This Week in PowerBites: Clever Current Sensors and a Bruising Battlebot

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Nigeria's First Indigenous eBikes Blaze a Path for Electrifying African Transit

ThinkBikes, a scrappy Nigerian startup, is aiming to kickstart the country's transition to electric transportation by manufacturing rugged, affordable eBikes using largely local materials and labor. Founded by Olugokun Tolulope, CEO of Think Electric Africa and a former a professor of engineering, the company serves the so-called micro-mobility market with locally manufactured two- and three-wheel pedal vehicles for last-mile transport of goods and people.

The company is currently tooling up to introduce the Alpha 1. It’s an electrified version of their rugged pedal truck, which provides users with greater speed, range, and cargo capacity.

According to Olugokun, local production enables ThinkBikes to sell vehicles that are optimized for use in Africa to sell for 40% less than their imported counterparts. He also says that local production boosts the local economy and helps build a community of people with the skills, resources, and networks necessary to manufacture larger EVs, or other complex products.

For additional details, read the full story here.

Robot Lib? Smart Wireless-Charging Platform Frees Consumer and Commercial Robotics

Powermat Technologies announced a full-featured wireless-charging solution designed to charge and optimize charging efficiency for fleets of various types of service robots. Some of the platform’s anticipated applications include photovoltaic-powered robots used for commercial cleaning, delivery, warehouse operations, and medical operations.

The platform addresses one of the challenges faced by most autonomous mobile robots (AMRs) today. Despite their advanced autonomous capabilities, robots with self-charging capabilities still have trouble docking and charging properly. It results in downtime for the operations they support, as well as the cost of human intervention and maintenance.

The new platform uses Powermat's SmartInductive technology, a hybrid approach that bridges the gap between magnetic induction and resonance. It can deliver up to 300 W at distances reaching 150 mm between receiver and transmitter (Z) at up to 90% charging efficiency. Thus, robots can re-power in proximity to their charging station without the need for accurate alignment or direct contact.

Other than a supporting higher power transmission levels, the commercial robotics platform functions precisely like that portrayed in this video of the technology applied to a domestic robot:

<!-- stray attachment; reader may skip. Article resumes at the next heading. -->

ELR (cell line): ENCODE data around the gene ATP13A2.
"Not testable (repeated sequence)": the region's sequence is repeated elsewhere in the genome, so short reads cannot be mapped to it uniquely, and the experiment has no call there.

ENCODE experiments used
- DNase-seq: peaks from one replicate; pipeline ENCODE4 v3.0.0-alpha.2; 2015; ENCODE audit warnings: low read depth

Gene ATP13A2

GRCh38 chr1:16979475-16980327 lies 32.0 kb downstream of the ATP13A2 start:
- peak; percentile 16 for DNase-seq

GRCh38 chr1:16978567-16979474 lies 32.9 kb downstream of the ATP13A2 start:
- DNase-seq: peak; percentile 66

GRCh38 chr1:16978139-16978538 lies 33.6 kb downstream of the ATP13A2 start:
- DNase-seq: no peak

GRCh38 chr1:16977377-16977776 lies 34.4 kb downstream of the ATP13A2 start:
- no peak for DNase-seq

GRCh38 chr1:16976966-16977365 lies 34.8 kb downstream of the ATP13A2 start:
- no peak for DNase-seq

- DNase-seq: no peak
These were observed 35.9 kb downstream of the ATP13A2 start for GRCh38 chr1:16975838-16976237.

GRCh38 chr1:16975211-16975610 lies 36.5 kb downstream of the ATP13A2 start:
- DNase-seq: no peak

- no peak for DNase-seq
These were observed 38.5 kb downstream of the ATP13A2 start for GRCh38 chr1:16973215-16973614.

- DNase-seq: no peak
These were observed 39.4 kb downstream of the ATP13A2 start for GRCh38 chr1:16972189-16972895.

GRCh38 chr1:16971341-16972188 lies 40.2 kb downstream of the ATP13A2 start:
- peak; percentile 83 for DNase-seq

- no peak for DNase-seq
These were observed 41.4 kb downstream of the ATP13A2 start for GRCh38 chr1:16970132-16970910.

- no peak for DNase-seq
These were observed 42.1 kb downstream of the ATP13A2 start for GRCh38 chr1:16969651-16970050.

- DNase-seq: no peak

Powermat's turnkey reference design also provides connectivity features that combine power and in-band data transfer. This allows for seamless communication between each robot in the fleet and at docking stations, which is required for identification and authentication, software upgrades, and more. Powermat's solution for commercial robotics features a software-based interface to enable analytics, fleet management, and other AI-powered data capabilities.

For more information, visit

3 Converters that Give You More Buck for Your Buck

The humble buck converter has entered a new stage of rapid evolution, driven in large part by the growing role of the USB-C/PD standard as the power supply of choice for mobile electronics, and a quite a few stationary applications. Meanwhile, mobile electronics designers are demanding regulators/converters that can maximize their products' operating times while reducing overall BOM count and solution size. In this issue of PowerBites, we're including three recently introduced products that exemplify these trends.

Single-Stage Step-Down Buck Converter Saves Space in Multi-Cell Battery Apps

The MAX77540 step-down buck converter developed by Analog Devices Inc. (ADI) provides single-stage power conversion in multi-cell battery applications, such as augmented-reality/virtual-reality (ARVR) headsets, land mobile radios (LMRs), and DSLR cameras. The power-dense MAX77540 buck converter features 94% peak efficiency and wafer-level packaging that measures 61% smaller than traditional quad flat no-lead (QFN) packages.

Traditional multi-cell converters employ multi-stage architectures. Such architectures are inefficient and need an additional converter, which often requires an inductor, ultimately resulting in a larger solution footprint and higher cost.

With the MAX77540, the design engineer can easily create either dual 3A or a single 6A output(s). Default power on configuration only requires two external resistors. The regulator's integrated I2C interface allows for further control for advanced power-management techniques. External frequency tracking and spread-spectrum modulation provide low electromagnetic-interference (EMI) power conversions for data sensing and processing equipment.

MAX77540 Key Features

Availability and Packaging